If they really mean what this seems to say, then seeking documentary evidence of criminal acts would be impossible, since a suspect would have absolute veto power over any searches. Libertarians claim to oppose fraud, but the person who wrote that -- and the members of the party who passed that platform -- clearly do not mean it when they say it.

The late Iain Banks defined libertarianism as "A simple-minded right-wing ideology ideally suited to those unable or unwilling to see past their own sociopathic self-regard."
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Egalitarian Thug

(12,448 posts)
8. Sociopaths own and run this society, and while I would like that to be otherwise, I don't
Tue Jan 14, 2014, 08:43 AM
Jan 2014

see how it can be changed without tens of millions of Americans suddenly learning to think and to empathize with others.


(2,518 posts)
3. I remember when I first encountered Libertarians.
Mon Jan 13, 2014, 03:40 PM
Jan 2014

It was in San Francisco in the late 80's, early 90's.

I thought they were fascinating. And I thought (and still do) that many of the points they made were valid. The ones that I knew at the time, and this was before Libertarianism became fashionable, were all sort of uber-nerds. I got the sense that their Libertarianism was based on the fact that they were always the smart kids in the class who got held back by the fact that they were smarter than their teachers, and they resented that. And so it was time for their revenge. Revenge of the Nerds, as it were.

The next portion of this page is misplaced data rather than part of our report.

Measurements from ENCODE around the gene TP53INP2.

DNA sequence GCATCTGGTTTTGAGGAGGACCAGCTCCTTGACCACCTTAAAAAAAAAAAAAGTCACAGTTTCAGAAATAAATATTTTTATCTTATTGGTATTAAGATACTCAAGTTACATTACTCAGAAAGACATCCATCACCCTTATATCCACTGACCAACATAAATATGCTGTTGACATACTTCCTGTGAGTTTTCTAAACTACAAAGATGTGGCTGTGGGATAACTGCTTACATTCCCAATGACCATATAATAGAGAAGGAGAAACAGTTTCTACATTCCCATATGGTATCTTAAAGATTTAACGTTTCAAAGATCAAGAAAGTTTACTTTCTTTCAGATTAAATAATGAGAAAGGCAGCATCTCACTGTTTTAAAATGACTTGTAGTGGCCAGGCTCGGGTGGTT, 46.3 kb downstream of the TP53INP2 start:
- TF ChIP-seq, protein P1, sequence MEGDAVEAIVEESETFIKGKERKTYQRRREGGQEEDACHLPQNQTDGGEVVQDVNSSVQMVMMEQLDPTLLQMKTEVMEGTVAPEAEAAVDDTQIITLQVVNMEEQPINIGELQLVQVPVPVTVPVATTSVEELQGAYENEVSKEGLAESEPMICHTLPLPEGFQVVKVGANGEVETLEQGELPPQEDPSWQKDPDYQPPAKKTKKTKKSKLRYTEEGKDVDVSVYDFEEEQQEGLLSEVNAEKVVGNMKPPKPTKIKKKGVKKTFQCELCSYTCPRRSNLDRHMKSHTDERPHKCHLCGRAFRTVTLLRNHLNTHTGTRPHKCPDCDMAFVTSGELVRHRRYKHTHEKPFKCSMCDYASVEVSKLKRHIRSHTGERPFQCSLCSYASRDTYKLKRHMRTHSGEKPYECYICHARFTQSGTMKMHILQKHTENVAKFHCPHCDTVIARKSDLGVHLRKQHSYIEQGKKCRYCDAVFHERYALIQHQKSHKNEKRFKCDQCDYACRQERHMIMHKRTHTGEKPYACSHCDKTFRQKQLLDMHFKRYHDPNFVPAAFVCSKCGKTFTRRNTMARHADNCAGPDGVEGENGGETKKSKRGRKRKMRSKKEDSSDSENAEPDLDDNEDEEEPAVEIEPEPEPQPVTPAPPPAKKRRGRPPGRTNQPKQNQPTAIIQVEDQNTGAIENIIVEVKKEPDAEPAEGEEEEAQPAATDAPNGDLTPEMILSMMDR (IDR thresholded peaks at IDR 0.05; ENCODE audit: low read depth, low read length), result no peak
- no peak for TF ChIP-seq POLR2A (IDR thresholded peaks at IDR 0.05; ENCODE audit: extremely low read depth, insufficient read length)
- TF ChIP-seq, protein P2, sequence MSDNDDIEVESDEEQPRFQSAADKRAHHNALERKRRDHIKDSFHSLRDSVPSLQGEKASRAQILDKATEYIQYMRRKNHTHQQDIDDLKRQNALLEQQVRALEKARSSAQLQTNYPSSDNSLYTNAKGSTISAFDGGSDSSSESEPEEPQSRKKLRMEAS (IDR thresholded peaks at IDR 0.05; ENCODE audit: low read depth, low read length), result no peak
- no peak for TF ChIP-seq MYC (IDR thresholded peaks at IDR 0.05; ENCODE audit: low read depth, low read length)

(as a quick aside, I have a friend who was an actor who played one of the main characters in the movie of that same name. And he's a Libertarian. He voted for Romney. Whaddya gonna do? You can't agree with all of your friends about everything.)

I'm VERY libertarian in my personal dealings, and VERY socialist in my view of government. On the whole, I would say that I'm a "Balance-atarian." Too much government is a bad thing, (central planning, as an example) just like too much corporate power is a bad thing.

Like the people I mentioned above, since then, most Libertarians I've talked to don't seem to understand how the real world actually works. They don't seem to understand that forces need to be balanced, and if you give the individual or the corporation all the power they want, things will get out of balance.

The problem we find ourselves in today is that Corporatia has bought and paid for Government. There is no balance. And the genius of it is that Corporatia, through its propaganda networks, has convinced way too many people that it is government that is causing the imbalance. I don't know exactly how we fix things, but Libertarianism sure ain't the answer.


(50,352 posts)
4. Libertarians are asymmetric
Mon Jan 13, 2014, 03:45 PM
Jan 2014

They want the right to do anything they please but no one should have the right to do anything that impacts them.

A couple years ago there was a big libertarian-riling deal here in North Idaho: we've got areas up here where there are rows of hobby farms. Some guy who lived in one of those areas had a pack of large dogs on his land. The dogs were acting like...well, a pack of dogs...and disturbing his neighbors' horses with their constant barking. Eventually it got bad enough that the neighbors got a judge to order the dog owner to either control or reduce the pack so as to keep from stressing out the horses.

A few weeks after this happened came the North Idaho Fair and Goat Roping Contest. The Democratic Party has a fair booth that I work every year. I was in the booth registering voters just as fast as I could, and one of our libertarians came up to complain about how it's so terrible that The Government should have been allowed to tell this guy to get rid of his dogs. You should be able to do anything you want on your property. No one should be able to tell anyone how to use his land.